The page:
Then, I set about writing about how those things mixed around make life much more complicated. Most of the things I could come up with were the obvious: my status as what a friend called a “perpetual outsider” in single-issue, single-identity communities. Even in the autistic community, where I have found (unasked for and unlooked for) status, I have found no belonging. How could I, in a community where it’s impossible to go anywhere without hearing some other aspect of my life (even some to do with autism itself, since I am far from the right kind of autie) degraded, denied, and disparaged? Even the “status” has been given to a distortion of my life, not to who I am. And the same is true of the LGBT community, disability community, feminism, and all the others. I have only to walk into an LGBT community center to find a gay man who is inspired by my presence to tell me how he used to work in an institution where there were people who looked like me, where he would stand over the cribs of some of the inmates and ask (insert pained voice) “Why are you alive?” And who wants my sympathy for the agony he feels at the existence of disabled people. Seriously. This happened.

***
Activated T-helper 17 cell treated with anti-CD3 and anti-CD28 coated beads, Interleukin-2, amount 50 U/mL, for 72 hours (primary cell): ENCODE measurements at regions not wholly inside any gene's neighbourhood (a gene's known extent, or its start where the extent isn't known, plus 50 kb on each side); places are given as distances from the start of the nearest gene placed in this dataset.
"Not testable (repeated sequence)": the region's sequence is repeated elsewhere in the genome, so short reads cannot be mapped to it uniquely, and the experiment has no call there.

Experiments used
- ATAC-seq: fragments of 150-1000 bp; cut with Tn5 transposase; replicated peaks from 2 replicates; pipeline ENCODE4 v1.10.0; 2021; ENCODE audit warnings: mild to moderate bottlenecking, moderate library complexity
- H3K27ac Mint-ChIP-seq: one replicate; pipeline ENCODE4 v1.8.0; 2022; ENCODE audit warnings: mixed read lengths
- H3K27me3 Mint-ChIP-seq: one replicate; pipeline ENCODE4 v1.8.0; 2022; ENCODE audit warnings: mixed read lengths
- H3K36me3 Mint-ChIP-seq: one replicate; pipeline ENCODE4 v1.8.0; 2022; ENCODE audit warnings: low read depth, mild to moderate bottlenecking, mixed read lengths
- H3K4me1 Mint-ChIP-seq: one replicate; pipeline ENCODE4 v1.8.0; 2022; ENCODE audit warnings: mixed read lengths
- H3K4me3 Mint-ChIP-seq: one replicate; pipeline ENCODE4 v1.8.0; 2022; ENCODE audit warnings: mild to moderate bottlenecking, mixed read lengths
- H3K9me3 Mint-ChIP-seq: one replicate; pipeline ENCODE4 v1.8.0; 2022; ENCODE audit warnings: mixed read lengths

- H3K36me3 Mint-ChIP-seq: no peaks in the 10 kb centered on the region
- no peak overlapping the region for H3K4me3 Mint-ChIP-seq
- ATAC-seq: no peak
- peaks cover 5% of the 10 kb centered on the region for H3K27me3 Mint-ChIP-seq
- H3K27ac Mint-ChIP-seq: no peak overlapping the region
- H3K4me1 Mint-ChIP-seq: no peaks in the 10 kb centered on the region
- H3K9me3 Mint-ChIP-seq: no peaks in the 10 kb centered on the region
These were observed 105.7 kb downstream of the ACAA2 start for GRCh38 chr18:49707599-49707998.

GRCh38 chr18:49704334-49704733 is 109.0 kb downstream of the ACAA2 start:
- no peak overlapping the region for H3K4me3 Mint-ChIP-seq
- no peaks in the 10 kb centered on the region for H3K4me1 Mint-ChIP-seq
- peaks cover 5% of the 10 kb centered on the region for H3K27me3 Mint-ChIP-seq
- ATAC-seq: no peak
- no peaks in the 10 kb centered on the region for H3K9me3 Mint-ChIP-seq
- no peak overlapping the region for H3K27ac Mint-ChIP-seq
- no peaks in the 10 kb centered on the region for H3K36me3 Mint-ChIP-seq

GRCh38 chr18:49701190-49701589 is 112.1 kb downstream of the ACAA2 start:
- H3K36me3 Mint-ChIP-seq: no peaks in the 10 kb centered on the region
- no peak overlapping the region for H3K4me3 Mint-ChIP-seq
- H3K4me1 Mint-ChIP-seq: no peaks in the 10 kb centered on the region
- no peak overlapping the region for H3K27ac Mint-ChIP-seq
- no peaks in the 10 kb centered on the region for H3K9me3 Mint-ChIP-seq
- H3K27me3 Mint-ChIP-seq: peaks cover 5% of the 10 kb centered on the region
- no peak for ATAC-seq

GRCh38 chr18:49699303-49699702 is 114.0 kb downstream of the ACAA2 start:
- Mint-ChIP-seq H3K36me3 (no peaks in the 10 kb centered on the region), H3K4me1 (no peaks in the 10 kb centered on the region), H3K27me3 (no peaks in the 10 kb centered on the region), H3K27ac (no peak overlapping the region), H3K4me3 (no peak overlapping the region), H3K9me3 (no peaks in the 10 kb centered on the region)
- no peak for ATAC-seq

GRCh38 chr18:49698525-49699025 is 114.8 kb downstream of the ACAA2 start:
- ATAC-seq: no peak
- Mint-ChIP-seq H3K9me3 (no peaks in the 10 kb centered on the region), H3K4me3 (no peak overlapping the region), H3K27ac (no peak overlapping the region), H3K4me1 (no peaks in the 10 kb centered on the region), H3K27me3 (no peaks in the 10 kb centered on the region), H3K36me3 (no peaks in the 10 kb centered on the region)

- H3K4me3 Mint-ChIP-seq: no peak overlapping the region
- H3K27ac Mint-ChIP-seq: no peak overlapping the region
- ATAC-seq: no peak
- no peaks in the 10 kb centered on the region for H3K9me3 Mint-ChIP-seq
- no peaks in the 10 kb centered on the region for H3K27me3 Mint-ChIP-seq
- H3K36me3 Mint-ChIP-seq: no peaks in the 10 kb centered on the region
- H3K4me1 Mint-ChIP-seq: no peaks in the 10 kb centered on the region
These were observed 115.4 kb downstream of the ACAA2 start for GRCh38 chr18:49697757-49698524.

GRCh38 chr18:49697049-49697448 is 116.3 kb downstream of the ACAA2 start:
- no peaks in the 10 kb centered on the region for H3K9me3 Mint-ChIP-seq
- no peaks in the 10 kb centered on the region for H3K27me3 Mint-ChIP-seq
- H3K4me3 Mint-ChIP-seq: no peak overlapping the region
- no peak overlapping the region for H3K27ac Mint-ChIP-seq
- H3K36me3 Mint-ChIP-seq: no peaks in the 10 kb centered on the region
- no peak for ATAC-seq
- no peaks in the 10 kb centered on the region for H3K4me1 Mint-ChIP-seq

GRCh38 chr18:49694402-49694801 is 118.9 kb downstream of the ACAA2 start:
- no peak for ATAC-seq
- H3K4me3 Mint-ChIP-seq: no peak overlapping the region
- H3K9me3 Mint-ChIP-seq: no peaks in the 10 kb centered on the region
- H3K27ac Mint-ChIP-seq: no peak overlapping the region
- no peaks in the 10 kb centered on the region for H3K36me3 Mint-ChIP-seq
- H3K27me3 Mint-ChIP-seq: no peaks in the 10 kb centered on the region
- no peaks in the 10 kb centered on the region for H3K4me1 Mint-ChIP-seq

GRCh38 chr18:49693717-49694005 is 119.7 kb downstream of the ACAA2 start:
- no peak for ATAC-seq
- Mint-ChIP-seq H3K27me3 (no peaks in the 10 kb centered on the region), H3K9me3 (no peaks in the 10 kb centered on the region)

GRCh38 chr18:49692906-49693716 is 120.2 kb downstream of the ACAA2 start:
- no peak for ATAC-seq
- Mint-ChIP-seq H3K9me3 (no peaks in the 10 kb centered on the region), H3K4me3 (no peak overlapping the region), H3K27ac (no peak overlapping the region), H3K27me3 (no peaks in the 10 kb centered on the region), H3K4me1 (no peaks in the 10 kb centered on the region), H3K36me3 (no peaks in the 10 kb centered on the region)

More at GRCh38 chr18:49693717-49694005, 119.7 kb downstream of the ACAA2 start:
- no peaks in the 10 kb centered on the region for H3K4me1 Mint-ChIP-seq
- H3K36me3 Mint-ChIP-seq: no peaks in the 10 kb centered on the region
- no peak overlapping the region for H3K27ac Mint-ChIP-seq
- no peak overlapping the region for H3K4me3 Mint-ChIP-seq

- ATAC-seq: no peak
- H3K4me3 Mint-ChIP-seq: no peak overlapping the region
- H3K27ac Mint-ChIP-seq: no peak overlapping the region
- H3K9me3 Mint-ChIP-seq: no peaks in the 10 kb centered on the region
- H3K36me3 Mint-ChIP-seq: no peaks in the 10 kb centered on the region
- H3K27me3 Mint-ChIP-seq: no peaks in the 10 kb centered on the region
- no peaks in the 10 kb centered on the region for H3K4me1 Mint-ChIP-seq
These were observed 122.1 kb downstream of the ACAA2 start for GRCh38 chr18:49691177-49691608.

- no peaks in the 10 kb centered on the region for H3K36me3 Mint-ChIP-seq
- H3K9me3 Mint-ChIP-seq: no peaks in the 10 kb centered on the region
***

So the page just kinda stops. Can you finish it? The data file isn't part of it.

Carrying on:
The original thing I wrote was full of stories like that despite them just being the tip of the iceberg on this subject matter. And I grew more and more frustrated as I fit my writing into a formula that did not at all convey my thoughts. Then I decided I would rather write nothing at all than write what I didn’t mean. So here is what I do mean:
I can’t write a lot about intersectionality as a topic because I don’t ever not write about intersectionality as a topic. Every single piece of my life that I describe, is the life of someone who falls under multiple categories. I write about these things by becoming very specific and writing about things I do and experience. I write as one single instance of life and expect people to fill in the broader context on their own. And from that broader context, they can use it to think about situations that at first glance are nothing like mine.